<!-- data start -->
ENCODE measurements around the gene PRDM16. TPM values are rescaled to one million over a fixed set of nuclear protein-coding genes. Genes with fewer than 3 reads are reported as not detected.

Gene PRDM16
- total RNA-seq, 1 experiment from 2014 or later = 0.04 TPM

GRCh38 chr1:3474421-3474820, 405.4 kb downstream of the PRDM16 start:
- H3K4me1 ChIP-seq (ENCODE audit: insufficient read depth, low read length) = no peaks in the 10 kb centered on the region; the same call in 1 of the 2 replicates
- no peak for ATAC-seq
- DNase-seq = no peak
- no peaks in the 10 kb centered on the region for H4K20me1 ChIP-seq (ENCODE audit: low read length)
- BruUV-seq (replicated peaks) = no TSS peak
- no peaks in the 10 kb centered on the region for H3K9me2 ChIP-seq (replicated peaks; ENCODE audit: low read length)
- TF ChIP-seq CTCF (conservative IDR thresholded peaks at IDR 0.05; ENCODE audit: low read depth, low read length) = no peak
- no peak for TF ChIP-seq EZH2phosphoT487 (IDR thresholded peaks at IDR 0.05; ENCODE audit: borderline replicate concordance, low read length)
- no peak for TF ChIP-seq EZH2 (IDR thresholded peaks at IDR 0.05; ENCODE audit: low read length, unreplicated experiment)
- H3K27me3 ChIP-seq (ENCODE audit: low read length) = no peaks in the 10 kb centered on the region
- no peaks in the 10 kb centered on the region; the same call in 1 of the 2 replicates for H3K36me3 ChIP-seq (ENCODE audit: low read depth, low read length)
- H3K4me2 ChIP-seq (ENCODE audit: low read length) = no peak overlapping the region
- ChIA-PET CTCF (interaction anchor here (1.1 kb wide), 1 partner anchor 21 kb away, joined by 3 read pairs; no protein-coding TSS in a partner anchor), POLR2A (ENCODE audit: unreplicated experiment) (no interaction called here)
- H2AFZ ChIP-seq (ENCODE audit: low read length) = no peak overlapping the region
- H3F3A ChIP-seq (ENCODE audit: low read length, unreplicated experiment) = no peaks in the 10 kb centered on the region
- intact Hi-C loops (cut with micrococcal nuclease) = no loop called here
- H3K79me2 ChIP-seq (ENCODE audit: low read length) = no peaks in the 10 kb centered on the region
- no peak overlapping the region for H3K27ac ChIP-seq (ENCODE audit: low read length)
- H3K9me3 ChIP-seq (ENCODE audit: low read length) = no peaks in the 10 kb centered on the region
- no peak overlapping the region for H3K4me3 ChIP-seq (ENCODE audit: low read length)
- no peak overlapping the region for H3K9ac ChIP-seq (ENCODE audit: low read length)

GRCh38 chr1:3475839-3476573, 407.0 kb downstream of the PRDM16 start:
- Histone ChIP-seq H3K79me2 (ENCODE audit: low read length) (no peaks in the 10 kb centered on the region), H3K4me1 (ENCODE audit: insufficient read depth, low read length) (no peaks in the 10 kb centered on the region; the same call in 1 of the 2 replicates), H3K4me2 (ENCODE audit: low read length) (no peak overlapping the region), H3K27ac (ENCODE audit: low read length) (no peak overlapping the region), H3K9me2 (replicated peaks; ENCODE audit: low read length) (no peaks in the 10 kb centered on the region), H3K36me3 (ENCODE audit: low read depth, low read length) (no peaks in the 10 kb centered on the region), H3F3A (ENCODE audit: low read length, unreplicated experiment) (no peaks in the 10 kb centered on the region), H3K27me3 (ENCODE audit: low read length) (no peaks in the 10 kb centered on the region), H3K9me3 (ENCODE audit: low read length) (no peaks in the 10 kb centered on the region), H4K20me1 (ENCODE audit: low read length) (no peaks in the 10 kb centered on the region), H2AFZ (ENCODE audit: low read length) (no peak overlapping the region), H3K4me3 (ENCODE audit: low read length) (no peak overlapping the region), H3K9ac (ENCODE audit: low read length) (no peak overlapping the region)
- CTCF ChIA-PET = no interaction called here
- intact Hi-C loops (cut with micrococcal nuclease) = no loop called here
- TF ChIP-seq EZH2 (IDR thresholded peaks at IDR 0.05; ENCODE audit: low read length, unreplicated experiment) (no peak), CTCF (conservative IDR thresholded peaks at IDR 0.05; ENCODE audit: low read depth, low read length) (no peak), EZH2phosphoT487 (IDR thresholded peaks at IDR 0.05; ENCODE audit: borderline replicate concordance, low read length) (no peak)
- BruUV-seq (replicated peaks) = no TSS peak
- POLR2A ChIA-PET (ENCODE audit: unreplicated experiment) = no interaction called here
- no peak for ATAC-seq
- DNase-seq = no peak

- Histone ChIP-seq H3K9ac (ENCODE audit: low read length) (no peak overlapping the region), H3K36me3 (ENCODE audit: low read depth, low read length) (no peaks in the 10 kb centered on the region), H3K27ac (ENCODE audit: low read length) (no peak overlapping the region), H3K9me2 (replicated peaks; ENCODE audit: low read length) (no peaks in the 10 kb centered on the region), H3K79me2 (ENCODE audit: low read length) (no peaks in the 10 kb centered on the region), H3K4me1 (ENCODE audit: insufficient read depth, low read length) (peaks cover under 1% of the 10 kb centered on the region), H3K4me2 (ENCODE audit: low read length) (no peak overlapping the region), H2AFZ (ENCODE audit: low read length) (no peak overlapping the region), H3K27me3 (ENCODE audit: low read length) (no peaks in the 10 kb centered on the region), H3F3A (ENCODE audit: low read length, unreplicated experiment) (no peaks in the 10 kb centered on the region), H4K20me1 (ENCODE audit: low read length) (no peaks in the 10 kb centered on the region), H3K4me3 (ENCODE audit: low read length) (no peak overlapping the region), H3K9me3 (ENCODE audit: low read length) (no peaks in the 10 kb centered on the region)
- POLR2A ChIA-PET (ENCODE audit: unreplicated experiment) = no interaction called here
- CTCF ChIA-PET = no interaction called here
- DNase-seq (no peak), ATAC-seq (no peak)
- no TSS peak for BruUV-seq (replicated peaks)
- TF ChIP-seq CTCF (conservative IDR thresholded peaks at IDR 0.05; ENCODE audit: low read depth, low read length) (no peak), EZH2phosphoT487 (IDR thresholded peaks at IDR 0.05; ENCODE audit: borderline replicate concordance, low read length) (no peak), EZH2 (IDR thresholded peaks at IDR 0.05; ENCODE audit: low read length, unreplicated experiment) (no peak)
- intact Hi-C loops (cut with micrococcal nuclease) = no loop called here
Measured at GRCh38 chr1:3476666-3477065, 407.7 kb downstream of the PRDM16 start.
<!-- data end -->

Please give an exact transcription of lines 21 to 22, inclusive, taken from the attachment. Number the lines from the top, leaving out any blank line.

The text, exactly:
- H3K79me2 ChIP-seq (ENCODE audit: low read length) = no peaks in the 10 kb centered on the region
- no peak overlapping the region for H3K27ac ChIP-seq (ENCODE audit: low read length)